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Concept of Presidency
by J. Bonner Ritchie
The administrative/leadership calling of presidency is part of the presiding structure at all levels in virtually every unit of The Church of Jesus Christ of Latter-day Saints. A presidency generally consists of the president (or bishop) and two counselors, with assistance from secretaries and/or clerks. Presidencies are responsible for all members and programs within their organizational jurisdiction and range from the First Presidency of the Church to a presidency of a small priesthood quorum or class.
Presidents are usually called by the next higher level in the organization, and their calling is "sustained" by common consent of the group over which they will preside. Counselors are then nominated by the president, but are likewise approved and called by the higher level. They are designated first and second counselors to establish relative authority and areas of responsibility. The president makes specific assignments to counselors, but in general they assist and support the president in gathering information, analyzing problems, making decisions, and implementing programs.
Decision making in a presidency is not a democratic voting process. The counselors sit in council with the president and give counsel, but the president is responsible to make decisions and to work for unanimity if it has not already been reached. Counselors are similar to a vice-president or assistant administrator except that they do not have independent decision-making power for organizational subunits. The two most common presidencies in the Church, the stake presidency and the ward bishopric, call or release all individuals in positions under their jurisdiction, usually in consultation with the appropriate priesthood quorum or auxiliary presidency. When a president is released, the counselors are automatically also released.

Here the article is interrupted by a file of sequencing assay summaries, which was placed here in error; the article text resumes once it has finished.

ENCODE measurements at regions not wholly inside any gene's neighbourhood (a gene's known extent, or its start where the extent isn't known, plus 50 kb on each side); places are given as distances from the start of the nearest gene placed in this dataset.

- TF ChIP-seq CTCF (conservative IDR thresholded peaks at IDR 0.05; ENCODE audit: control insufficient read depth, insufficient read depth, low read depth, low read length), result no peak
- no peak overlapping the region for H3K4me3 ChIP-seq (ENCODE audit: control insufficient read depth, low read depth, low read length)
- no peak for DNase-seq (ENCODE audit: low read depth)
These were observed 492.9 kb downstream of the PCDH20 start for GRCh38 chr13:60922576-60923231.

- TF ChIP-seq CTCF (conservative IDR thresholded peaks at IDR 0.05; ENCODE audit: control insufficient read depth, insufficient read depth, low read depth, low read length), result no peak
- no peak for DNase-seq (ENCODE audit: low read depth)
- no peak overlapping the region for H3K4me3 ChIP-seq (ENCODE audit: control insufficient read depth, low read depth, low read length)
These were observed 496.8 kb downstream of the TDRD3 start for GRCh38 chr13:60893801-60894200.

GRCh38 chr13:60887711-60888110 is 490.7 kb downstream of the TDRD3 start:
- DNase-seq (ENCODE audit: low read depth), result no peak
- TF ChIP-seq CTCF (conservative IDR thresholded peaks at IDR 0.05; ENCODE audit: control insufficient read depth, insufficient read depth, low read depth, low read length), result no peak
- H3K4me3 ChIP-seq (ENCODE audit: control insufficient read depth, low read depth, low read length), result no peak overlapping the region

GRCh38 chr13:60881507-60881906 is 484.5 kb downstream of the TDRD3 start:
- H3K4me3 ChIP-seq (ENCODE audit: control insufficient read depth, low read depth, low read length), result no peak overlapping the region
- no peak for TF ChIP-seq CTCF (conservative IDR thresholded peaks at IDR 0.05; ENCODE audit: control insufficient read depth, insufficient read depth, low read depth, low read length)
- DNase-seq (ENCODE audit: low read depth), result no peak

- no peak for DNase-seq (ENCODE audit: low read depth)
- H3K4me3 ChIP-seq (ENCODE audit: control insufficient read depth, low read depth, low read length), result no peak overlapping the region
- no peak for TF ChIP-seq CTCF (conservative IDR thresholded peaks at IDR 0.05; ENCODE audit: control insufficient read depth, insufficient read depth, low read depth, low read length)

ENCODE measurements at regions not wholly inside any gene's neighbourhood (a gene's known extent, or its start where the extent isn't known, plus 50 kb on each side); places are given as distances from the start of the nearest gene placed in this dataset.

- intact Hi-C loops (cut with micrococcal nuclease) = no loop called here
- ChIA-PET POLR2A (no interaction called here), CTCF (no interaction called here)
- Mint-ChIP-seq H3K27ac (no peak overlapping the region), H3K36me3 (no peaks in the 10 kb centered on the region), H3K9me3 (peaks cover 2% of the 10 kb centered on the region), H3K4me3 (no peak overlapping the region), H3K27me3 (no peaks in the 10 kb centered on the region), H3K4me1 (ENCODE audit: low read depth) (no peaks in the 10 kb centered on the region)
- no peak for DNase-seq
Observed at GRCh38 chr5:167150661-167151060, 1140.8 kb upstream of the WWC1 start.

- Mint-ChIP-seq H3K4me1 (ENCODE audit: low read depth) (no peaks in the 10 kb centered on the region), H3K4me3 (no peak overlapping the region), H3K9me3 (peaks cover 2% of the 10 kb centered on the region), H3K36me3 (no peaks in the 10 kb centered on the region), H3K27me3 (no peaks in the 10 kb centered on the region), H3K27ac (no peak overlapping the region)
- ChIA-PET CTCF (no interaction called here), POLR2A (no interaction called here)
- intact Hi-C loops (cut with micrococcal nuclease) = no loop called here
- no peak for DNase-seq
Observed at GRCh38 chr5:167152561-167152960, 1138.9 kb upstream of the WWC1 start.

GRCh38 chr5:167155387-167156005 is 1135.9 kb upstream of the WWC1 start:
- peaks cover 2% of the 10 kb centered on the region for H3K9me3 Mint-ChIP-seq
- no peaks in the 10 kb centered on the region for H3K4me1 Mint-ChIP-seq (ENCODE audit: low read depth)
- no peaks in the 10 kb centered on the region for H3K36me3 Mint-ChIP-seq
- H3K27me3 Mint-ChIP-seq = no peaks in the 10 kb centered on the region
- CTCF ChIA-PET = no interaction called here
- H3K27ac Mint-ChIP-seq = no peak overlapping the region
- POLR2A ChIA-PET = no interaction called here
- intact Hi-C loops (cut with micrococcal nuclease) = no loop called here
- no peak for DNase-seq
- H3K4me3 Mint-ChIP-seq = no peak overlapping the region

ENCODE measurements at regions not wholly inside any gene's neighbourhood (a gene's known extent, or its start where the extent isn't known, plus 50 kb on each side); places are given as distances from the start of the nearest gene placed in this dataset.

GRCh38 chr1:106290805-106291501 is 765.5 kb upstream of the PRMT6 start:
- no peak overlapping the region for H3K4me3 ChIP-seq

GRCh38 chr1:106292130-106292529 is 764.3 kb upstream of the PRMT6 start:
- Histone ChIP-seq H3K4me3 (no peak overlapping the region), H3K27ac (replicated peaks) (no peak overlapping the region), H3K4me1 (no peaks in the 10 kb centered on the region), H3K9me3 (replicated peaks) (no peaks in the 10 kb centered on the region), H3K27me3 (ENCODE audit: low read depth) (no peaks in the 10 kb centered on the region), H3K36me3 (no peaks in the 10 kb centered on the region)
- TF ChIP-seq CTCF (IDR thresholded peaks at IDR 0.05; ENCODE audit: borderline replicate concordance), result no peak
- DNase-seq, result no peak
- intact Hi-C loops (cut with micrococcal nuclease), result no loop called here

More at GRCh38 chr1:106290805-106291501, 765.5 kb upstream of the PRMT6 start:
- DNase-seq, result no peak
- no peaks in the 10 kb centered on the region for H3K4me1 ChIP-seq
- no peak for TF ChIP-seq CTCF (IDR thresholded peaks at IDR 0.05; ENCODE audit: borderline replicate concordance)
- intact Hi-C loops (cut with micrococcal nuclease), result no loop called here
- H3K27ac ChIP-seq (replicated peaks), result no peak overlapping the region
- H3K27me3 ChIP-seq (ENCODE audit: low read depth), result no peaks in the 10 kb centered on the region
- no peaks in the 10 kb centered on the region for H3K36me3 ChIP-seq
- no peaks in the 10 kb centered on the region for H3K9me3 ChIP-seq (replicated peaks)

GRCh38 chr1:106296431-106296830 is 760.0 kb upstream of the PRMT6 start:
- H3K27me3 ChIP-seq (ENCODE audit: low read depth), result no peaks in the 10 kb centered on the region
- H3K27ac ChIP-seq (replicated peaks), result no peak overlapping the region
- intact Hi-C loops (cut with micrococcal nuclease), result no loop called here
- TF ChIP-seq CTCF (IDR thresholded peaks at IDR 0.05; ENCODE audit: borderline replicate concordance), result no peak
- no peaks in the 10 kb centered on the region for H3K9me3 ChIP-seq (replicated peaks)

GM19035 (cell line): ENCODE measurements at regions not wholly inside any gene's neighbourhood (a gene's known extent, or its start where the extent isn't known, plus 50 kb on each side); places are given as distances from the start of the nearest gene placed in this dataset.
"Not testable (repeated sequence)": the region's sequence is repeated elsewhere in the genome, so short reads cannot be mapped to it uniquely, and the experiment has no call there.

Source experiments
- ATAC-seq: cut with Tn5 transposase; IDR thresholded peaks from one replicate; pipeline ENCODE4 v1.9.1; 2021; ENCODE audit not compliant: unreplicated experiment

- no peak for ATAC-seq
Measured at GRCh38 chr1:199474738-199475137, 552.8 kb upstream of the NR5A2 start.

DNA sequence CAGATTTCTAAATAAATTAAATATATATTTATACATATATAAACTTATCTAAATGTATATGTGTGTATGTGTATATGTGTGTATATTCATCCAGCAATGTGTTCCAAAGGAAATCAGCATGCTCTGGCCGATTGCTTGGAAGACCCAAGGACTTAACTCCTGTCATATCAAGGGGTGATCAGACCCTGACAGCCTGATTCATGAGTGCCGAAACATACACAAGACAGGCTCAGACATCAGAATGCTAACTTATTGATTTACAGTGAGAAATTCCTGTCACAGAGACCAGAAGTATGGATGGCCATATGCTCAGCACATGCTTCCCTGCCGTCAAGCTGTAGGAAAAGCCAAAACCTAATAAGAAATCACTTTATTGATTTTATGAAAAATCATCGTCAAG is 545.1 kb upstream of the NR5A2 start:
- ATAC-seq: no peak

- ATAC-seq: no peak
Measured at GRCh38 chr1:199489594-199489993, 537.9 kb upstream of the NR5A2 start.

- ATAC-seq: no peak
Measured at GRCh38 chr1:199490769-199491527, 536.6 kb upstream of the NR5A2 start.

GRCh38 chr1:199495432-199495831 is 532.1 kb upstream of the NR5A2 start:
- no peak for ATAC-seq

A statement representative of the responsibilities of a president contained in the Doctrine and Covenants includes sitting in council with members, teaching them, edifying them, and presiding over the organization (D&C 107:79-95). The LDS presidency model ensures that no one administrator is responsible alone but always has others who share the burden and perspective of the office and in most matters can act in the president's absence. The authority of the president is clear, but the shared responsibility adds strength and assistance and provides an opportunity for individual development, which is helpful for future leadership.
(See Basic Beliefs home page; Church Organization and Priesthood Authority home page)
Encyclopedia of Mormonism, Vol. 3, Concept of Presidency
Copyright © 1992 by Macmillan Publishing Company
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